Of the numerous barriers plaintiff challenged at trial, he obtained injunctive relief as to three--the inaccessible restaurant entrance and the two " restroom barriers." [11] ( See Findings of Fact and Conclusions of Law, ECF No. 250, 34). The parties further stipulated that at least a dozen other barriers existed at the time of his 2008 visit, thereby triggering violations of the CDPA and Unruh Act.[12] Rodriguez did not succeed, however, in challenging various other barriers. The post-trial order held that plaintiff lacked standing to challenge certain barriers pertaining to the safety of the restaurant's entrance stairway. The order further refused to consider plaintiff's claims concerning numerous other barriers that were not identified until April 2013. Accordingly, plaintiff achieved only partial success in this litigation. Although he obtained injunctive relief pertaining to three barriers and won $12,000 in damages under state law, he failed to obtain any relief pertaining to the alleged stairway safety barriers or the April 2013 barriers.

Under the first Thorne step, plaintiff's successful and unsuccessful claims are related. " [R]elated claims involve a common core of facts or are based on related legal theories." Webb v. Sloan, 330 F.3d 1158, 1168 (9th Cir. 2003) (emphasis in original).[13] Unrelated claims, by contrast, " will be 'distinctly different,' and based on different facts and legal theories." Thorne, 802 F.2d at 1141 (quoting Hensley, 461 U.S. at 434). Plaintiff's winning and losing claims are united by a common set of related legal theories under federal and state disability access law. Although each barrier was alleged to be in violation of different provisions of federal and state disability access regulations, plaintiff's various challenges

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proceeded under the same overarching statutory theories of liability.[14] Because Rodriguez's various barrier challenges were not " based on different facts and legal theories," see Thorne, 802 F.2d at 1141 (emphasis added), his successful and unsuccessful claims are related.[15]

Because the successful and unsuccessful claims are related, " the district court must focus on whether the hours spent in litigation were reasonably necessary to obtain the relief that was ultimately obtained." Velez v. Wynne, 220 F.App'x 512, 513 (9th Cir. 2007). All three of plaintiff's successful ADA claims were raised in his initial complaint. (ECF No. 1). The same claims also triggered compensatory damages under the CDPA and the Unruh Act. The amended complaint, by contrast, included various claims that were ultimately unsuccessful. Moreover, although the amended complaint introduced barriers that were ultimately found to be in violation of state law, those barriers did not affect plaintiff's monetary award. ( See ECF No. 250, 34:16) (" [D]efendants' cumulative violations of the CDPA and the Unruh Act do not compound Rodriguez's statutory minimum damages." ) Nor did plaintiff gain anything from his attempt to challenge the April 2013 barriers in this lawsuit.[16] In other words, had plaintiff proceeded at trial under the allegations in his initial complaint, he would have ultimately obtained the same relief.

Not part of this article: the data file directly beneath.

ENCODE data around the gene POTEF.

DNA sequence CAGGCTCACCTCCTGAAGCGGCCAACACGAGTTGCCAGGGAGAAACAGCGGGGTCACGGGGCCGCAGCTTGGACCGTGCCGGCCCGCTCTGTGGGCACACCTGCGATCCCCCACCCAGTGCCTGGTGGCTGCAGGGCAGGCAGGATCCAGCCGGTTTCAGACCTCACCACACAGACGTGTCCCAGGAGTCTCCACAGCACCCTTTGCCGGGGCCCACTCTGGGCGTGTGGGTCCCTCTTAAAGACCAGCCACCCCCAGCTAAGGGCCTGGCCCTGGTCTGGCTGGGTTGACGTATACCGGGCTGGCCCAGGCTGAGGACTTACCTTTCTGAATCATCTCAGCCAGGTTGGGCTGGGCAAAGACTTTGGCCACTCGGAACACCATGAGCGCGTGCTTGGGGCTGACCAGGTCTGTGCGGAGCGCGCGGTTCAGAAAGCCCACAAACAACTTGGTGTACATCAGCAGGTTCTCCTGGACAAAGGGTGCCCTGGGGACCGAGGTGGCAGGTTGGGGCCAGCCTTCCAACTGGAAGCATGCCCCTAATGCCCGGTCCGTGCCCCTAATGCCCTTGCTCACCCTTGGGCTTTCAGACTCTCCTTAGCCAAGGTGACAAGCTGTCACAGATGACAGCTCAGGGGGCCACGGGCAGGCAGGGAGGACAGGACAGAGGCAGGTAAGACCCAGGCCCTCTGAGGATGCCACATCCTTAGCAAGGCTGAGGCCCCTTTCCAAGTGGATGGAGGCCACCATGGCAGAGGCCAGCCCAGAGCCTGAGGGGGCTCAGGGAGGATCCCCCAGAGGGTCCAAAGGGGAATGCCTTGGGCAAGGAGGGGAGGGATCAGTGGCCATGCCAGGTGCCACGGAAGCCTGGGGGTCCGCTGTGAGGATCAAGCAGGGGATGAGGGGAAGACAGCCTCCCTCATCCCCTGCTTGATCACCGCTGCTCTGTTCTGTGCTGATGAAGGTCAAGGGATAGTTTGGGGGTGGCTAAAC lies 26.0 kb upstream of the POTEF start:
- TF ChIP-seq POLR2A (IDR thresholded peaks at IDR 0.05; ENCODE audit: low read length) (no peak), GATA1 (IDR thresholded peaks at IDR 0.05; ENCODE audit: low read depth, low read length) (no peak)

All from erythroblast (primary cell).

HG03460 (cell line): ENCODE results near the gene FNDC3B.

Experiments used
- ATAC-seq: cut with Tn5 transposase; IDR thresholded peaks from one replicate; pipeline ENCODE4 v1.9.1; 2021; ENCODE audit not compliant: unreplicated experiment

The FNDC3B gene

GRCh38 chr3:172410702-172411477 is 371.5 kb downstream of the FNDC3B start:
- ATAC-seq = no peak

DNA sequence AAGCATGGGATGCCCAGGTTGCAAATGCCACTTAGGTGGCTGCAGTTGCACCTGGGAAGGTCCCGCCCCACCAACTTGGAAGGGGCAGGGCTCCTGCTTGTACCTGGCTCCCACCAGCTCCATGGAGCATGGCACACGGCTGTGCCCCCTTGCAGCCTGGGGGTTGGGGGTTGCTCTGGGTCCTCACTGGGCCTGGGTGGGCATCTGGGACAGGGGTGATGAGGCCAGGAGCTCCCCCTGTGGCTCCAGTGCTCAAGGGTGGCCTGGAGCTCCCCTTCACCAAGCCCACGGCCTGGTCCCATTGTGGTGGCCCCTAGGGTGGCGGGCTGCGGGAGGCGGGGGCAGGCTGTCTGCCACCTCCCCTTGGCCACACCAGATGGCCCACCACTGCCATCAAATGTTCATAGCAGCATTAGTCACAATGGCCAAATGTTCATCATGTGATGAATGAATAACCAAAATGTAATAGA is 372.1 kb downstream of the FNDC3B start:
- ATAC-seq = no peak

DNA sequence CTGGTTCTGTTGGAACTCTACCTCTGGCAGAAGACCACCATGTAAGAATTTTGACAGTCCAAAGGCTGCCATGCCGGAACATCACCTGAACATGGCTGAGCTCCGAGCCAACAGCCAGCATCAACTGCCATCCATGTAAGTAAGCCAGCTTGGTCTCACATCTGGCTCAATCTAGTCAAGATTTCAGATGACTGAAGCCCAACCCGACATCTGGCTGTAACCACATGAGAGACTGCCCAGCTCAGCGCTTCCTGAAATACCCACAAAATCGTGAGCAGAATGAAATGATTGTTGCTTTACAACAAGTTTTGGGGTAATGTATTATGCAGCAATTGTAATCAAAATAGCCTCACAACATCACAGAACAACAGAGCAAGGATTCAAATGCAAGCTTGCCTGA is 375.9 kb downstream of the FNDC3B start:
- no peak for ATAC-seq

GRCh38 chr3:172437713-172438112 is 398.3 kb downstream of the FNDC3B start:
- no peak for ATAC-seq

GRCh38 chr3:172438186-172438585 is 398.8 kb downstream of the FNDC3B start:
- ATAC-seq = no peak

Although it is not possible to parse out the specific time spent on plaintiff's unsuccessful allegations, several pieces of this litigation can be attributed in part to the pursuit of those claims. Plaintiff did not attempt to amend his complaint until discovery had closed and motions for summary judgment had been adjudicated, so defendants opposed plaintiff's late amendment, prompting motion practice. After leave to amend was granted, discovery was reopened. New discovery disputes arose, prompting plaintiff to file a motion to compel.[17]

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Accordingly, beginning with plaintiff's November 2012 motion for leave to amend, a sizeable portion of the parties' pretrial motion practice flowed from plaintiff's choice to pursue claims that were ultimately irrelevant to his post-trial relief or were wholly unsuccessful. Further, while the April 2013 barriers did not trigger any additional motions, the parties devoted a significant portion of trial argument and trial briefing to litigating those barriers, which ultimately had no place in this case. Because Rodriguez could have achieved the same result without pursuing many of these barriers, a significant amount of time spent on this case was not " reasonably necessary to obtain the relief that was ultimately obtained." See Velez, 220 F.App'x at 513.